T.J. Die, who was in the first graduating class of Lumberton High School, served as a Navy Seal during the Vietnam War and now runs the auction house at Ancient World Auctions in Lumberton.
When he hurt his knee and lost his scholarship to college, he decided to enlist with the Navy. Die took the Navy test to determine what he would be qualified for; he ended up being qualified for everything they had. He chose Nuclear Propulsion since it seemed to be the most challenging area of the Navy. Die admitted that his math background was not at a level that it would need to be for this particular area of training. He then decided to try for the Underwater Demolition Team. When he completed the BUDS program (Basic Underwater Demolition/SEAL) in Middlecreek, Virginia; there were only 20 men left out of the 200 that began the class.
Die described Hell Week that starts on Sunday at midnight and goes through Friday at 6 p.m. During this week, they ran 14 miles, 3.5 miles of swimming, paddling a boat for 16 miles; continuously for the entire week without sleep. He said that they would reward you for coming in first with a 15 minute nap or an opportunity to brush your teeth. “It’s physically the most demanding thing you can think of,” he said.
One of the more interesting activities he participated in was locking out of a submarine underwater through the torpedo tubes. No one had ever tried it before and they did it to see if it would work. There were times when their missions required them to be able to get in and out of a submarine while it was still submerged in the water so the ability to go through the torpedo tubes was very beneficial. Now they have a different system but back then it was new process to attempt. He became a Dive Supervisor; one of three on the entire East Coast.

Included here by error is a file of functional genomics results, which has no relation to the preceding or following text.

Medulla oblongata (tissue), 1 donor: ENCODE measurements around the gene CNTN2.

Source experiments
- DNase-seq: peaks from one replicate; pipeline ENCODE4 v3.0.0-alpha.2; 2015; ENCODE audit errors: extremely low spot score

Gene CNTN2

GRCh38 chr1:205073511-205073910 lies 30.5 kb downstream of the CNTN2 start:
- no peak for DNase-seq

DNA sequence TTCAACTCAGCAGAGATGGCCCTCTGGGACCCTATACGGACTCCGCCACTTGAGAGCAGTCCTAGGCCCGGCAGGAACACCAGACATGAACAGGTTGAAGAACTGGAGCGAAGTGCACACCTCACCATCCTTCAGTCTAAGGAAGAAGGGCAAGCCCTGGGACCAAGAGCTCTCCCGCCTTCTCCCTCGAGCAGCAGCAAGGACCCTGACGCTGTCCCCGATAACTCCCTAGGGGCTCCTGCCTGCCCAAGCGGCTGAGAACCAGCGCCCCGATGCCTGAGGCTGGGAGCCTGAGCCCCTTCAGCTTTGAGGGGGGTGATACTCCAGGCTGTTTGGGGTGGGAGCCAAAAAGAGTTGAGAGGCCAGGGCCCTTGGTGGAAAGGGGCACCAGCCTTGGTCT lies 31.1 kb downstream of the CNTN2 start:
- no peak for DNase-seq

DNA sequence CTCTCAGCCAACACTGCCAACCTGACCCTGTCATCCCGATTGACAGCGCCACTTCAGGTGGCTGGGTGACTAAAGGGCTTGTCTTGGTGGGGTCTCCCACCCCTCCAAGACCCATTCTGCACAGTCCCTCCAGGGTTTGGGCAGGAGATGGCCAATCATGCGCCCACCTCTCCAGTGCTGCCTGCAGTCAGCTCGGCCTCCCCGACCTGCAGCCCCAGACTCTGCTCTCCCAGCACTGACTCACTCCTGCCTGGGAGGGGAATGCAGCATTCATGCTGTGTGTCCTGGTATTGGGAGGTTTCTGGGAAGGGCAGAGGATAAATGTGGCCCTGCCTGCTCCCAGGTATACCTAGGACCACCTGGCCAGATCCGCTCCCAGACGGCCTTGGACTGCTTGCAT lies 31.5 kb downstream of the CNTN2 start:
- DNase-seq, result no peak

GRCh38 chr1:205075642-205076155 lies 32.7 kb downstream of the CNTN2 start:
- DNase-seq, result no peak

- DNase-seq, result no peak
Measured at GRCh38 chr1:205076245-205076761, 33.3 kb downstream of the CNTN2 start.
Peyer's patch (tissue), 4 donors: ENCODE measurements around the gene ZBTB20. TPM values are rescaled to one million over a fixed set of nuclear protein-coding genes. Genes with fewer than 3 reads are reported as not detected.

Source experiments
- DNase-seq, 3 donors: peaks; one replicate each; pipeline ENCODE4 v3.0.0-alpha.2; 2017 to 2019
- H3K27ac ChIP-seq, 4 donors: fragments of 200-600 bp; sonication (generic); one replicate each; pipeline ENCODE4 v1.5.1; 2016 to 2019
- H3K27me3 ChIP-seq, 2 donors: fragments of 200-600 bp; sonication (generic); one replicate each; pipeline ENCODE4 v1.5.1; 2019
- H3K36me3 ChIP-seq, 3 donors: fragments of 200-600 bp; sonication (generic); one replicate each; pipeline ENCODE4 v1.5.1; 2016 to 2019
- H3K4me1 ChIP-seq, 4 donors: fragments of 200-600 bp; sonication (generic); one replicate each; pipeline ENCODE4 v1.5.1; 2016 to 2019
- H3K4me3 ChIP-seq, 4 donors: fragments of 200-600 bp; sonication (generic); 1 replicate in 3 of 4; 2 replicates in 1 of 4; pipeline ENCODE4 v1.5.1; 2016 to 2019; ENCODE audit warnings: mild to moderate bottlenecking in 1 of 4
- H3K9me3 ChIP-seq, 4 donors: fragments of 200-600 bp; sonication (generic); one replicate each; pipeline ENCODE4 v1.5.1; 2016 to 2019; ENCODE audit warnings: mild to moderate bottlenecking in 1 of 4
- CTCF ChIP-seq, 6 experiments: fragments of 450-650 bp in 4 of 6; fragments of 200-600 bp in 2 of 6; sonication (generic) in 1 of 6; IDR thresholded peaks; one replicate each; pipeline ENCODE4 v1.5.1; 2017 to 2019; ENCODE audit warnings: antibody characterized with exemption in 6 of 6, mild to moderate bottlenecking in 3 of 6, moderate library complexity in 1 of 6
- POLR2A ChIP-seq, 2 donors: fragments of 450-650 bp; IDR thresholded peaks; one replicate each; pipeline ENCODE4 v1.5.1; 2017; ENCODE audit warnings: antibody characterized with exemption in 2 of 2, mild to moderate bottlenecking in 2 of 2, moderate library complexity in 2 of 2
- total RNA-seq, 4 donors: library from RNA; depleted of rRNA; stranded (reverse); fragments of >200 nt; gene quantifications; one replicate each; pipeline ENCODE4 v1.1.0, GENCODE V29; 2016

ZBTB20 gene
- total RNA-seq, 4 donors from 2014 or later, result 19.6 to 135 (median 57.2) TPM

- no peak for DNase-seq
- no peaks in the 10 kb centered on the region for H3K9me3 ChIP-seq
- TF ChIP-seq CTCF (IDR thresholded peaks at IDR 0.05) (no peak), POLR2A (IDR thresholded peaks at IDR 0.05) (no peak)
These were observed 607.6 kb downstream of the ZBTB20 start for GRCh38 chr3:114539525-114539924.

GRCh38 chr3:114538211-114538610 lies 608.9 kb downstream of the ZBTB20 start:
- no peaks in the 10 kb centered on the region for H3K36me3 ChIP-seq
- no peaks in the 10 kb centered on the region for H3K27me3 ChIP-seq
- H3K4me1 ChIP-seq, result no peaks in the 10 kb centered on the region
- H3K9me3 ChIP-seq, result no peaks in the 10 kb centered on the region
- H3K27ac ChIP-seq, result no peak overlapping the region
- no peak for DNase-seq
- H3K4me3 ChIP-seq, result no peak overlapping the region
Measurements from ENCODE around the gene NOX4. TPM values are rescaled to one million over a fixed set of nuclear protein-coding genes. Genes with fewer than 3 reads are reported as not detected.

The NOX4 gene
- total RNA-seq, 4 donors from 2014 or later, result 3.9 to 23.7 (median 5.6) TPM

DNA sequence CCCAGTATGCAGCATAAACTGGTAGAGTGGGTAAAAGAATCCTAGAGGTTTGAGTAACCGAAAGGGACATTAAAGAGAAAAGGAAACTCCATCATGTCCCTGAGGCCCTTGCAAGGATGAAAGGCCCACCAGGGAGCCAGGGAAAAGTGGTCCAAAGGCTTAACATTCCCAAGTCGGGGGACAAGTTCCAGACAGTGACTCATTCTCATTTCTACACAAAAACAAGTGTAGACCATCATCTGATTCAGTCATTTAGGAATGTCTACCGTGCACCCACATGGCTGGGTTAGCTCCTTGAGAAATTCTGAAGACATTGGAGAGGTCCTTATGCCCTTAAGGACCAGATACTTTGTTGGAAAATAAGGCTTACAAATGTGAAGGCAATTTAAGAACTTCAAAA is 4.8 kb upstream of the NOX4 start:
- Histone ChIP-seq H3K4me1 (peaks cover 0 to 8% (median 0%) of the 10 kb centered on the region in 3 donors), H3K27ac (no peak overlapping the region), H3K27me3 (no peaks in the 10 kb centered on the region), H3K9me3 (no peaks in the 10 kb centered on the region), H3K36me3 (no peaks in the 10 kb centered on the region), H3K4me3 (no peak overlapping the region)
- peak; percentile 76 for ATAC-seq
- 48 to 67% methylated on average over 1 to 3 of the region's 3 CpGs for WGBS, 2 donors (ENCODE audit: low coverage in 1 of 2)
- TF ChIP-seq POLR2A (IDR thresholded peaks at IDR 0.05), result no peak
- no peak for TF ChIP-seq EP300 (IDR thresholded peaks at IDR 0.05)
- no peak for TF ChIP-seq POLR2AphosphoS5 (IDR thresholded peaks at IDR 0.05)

Die served as a Navy Seal and Disposal Ordinance Explosive Technician, which kept him in high demand. During his service, he traveled all over the world and was in various dangerous situations. When he decided it was time to get out of the service and retire he was serving in Beirut. “It wasn’t because of danger, action, or uncertainty, it was because I had 720 parachute jumps and on three of those they had to scoop me up on the snow shovel and take me to the hospital.” The terrain situation in Lebanon was challenging since it was “nothing but rubble” at that time, and “you’d better have good knees and my knees were not good anymore,” he said. He was concerned that he would blow a knee and compromise a mission. “I decided to punch out. What is a 44-year-old man doing out here with 18-year-olds?”
At 45-years-old, Die decided to retire to spend more time with his wife, who was terminally ill. When he left the Navy, he worked for the Army Corp of Engineers as a subcontractor, traveling anywhere there were wars and minefields.
He recalled his experience returning to the U.S. from serving Vietnam. Die said when he returned from Southeast Asia it was a very bad feeling in the country and people were anti-military at the time. “You come home from hazardous duty and no one was there to greet you.” He felt that the negative attitude toward the military stemmed from so many people being opposed to the U.S. government’s involvement in Southeast Asia, and at the time, they saw the government and military as one in the same.
He observed that those returning from service in Iraq had a different experience. “Military is honored now. It’s a different attitude.”